The Henschel 293 Anti-Shipping Guided Missile

During the first half of 1944 French and German based He 177s took part in Operation 'Steinbock', an offensive against British targets, making their attacks in a high-speed shallow dive from altitude. This enabled them to penetrate the defences without difficulty, but did little for bombing accuracy. The type also saw service on the Eastern Front, but Germany's critical fuel supply and the concentration of fighter production and operations led to virtual withdrawal of the He 177 by the end of 1944. One of these aircraft which was particularly noteworthy was modified extensively at Letov in Prague during 1943-44 to provide an enlarged bomb bay to accommodate the planned German atomic bomb; it was never completed.

The He 177, right from the start, was doomed to failure. An absurd specification that insisted a heavy bomber be capable of dive bombing, the fact that no engine with sufficient power existed and it was pressed into roles that it never was designed to do. It was only the courage and dedication of the designers that this plane was made in the numbers it was. This aircraft was the predecessor for the much improved He 277 and He 274, but the war ended before they could be built in any numbers.

He 177A-0

35 pre-production aircraft used for development and conversion training.

He 177A-1/R1 to R4

130 aircraft built by Arado in four versions, designated He 177A-1/R1 to He 177A-1/R4 each with minor variations. Introduced in March 1942.

He 177A-3/R1 to R5/R7

170 aircraft (He 177A-3) built by Heinkel, the first 15 aircraft (He 177A-3/R1) bombers had DB 606A/B engines and the remainder with DB 610 Engines. The He 177A-3/R2 differed by having improved armament. The He 177A-3/R3 carried three Henschel Hs 293 missiles. The He 177A-3/R4 had a gondola containing FuG 203 missile-control equipment. The He 177A-3/R5 was armed with a 75 mm cannon in a ventral gondola for anti-tank or anti-shipping operations. The He 177A-3/R7 were each equipped to carry two torpedoes.

He 177A-4

Proposed high altitude version.

He 177A-5R1 to R4/R5/R6/R7

A version with structural modifications, primarily strengthened wing for heavier underwing loads. The He 177A-5/R1 to He 177A-5/R4 had minor armament changes. The He 177A-5/R5 had a remotely controlled barbette to the rear of the bomb bays, the first two of which were deleted in the He 177A-5/R6. The He 177A-5/R7 had a pressurised cockpit and the He 177A-5/R8 had barbettes in chin and rear positions. Five He 177A-5s had the bomb bay area modified to house an array of 33 rocket tubes, the weapons being fired upwards at a forward angle of 60'.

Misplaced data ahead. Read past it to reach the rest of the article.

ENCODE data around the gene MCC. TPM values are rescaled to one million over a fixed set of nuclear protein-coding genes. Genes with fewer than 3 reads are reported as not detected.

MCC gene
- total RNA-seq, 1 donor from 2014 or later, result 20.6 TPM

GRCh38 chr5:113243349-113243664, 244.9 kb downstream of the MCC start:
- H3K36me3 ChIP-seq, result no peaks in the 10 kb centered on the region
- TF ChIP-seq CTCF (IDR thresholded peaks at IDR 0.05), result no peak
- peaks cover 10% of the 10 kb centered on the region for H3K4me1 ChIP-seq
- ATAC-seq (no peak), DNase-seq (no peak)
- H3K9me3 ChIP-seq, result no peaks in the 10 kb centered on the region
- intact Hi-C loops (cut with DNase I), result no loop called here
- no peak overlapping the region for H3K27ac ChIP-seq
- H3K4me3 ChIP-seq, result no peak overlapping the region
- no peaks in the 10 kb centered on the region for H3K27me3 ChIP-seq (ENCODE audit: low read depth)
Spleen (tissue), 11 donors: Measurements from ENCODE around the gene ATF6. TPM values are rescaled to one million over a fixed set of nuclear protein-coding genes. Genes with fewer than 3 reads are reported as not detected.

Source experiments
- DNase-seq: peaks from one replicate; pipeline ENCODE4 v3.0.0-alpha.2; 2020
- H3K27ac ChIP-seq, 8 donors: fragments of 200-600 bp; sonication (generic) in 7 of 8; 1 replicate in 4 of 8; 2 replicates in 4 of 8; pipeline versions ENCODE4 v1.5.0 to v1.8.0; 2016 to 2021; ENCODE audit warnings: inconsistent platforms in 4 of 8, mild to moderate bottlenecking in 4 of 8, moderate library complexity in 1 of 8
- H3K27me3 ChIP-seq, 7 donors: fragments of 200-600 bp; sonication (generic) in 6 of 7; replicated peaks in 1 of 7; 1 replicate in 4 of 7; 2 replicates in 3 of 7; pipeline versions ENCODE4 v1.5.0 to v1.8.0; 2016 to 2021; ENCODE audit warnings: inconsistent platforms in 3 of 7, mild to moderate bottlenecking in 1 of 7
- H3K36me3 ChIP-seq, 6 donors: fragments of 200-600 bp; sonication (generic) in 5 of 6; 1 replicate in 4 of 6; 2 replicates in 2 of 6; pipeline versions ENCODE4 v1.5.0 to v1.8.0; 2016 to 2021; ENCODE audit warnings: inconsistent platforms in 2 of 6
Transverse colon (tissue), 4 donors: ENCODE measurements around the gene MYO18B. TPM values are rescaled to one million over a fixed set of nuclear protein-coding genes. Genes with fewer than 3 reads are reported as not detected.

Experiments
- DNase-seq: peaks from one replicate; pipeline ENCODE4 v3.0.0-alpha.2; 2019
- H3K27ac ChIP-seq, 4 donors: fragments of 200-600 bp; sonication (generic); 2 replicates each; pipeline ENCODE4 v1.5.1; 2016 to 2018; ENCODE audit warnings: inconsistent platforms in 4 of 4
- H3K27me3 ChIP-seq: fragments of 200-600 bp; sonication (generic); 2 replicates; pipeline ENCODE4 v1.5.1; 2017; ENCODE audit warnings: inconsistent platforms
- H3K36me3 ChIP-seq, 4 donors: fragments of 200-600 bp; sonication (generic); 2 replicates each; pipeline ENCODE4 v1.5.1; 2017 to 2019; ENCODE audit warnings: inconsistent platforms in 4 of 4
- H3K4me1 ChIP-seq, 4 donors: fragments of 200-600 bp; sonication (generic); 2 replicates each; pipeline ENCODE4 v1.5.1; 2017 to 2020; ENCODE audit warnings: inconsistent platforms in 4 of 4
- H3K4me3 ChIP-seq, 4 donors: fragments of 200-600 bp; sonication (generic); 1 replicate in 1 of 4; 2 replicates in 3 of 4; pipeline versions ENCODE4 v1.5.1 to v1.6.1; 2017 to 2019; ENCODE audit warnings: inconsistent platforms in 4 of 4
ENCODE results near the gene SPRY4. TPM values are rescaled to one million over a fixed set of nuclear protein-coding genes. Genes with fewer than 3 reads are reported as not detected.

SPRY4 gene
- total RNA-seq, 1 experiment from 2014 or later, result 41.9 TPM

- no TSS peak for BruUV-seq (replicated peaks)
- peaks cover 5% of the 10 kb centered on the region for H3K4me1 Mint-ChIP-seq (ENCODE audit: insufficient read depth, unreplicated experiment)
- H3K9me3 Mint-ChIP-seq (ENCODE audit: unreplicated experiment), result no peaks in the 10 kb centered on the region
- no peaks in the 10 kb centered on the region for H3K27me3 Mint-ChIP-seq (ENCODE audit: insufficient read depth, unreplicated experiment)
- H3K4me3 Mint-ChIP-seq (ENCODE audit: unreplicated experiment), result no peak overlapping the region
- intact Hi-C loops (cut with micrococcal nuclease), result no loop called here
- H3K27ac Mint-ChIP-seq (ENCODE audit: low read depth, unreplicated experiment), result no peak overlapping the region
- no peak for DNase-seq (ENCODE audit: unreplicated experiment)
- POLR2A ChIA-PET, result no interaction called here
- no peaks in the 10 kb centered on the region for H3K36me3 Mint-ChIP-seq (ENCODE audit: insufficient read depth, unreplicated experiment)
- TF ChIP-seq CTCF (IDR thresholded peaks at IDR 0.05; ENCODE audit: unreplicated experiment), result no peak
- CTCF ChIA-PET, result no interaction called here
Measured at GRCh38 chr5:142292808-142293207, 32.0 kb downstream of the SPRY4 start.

He 177A-6/R1/R2

Six He 177A-6/R1 aircraft were built as development examples of proposed version with extra armament, and armour protection for the crew compartment and fuel tanks. One development aircraft was flown with new forward fuselage and heavier armament intended for the He 177A-6/R2.

He 177A-7

Six He 177A-5 airframes were modified with a 36 m (118 ft 1 1/2 in) wing intended for the production He 177A-7, and with DB 610 engines instead of the intended 2685 kW (3,600 hp) DB 613 engines

Specifications (Heinkel He 177A-5/R2 Greif "Griffon")

Type: Six Seat Heavy Bomber and Missile Carrier

Design: Ernst Heinkel AG

Manufacturer: Ernst Heinkel AG and Arado Flugzeugwerke

Powerplant: Two 2,950 hp (2200 kW) Daimler-Benz DB 610A/B engines, each comprising of two 12-cylinder inverted Vee DB 605 engines close-coupled to one propeller.

Performance: Maximum speed 304 mph (490 km/h) at 19,685 ft (6000 m); cruising speed 258 mph (415 km/h); service ceiling 26,245 ft (8000 m). Initial climb rate 853 ft (260 m) per minute.

Range: 3,417 miles (5500 km) with two Hs 293 missiles or SD 1400 X guided bombs.

Weight: Empty equipped 37,038 lb (16800 kg) with a maximum take-off weight of 68,343 lb (31000 kg).

Dimensions: Span 103 ft 1 3/4 in (31.44 m); length 66 ft 11 1/4 in (20.40 m); height 20 ft 11 3/4 in (6.39 m); wing area 1,097.95 sq ft (102.00 sq m).

Armament: Three 7.92 mm (0.31 in) MG 81 and three 13 mm (0.51 in) MG 131 machine-guns, and two 20 mm MG 151/20 cannon, plus 2,205 lbs (1000 kg) of bombs internally and two Henschel Hs 293 or SD 1400 X missiles under the wings. Could also carry mines or torpedoes. Loadout could be increased to three missiles, if the bombay was blanked off and racks added to it. Some aircraft, serving on the Eastern Front, carried 50 mm or 75 mm cannon for anti-tank operations.

Variants: P.1041 (original project designation), He 177 (prototype), He 177A-0/A-1/A-3, He 177A-4 (proposed high altitude), He 177A-5/A-6/A-7.

Avionics: (He 177A-3/R4) FuG 203 missile-control system for use with the Henschel 293 Anti-shipping missile.

History: First flight (He 177V-1) 19 November 1939, (pre-production He 177A-0) November 1941, service delivery (A-1) March 1942, (A-5) February 1943, first flight (He 277V-1) December 1943, He 274 alias AAS 01A) December 1945.

Operators: Germany (Luftwaffe).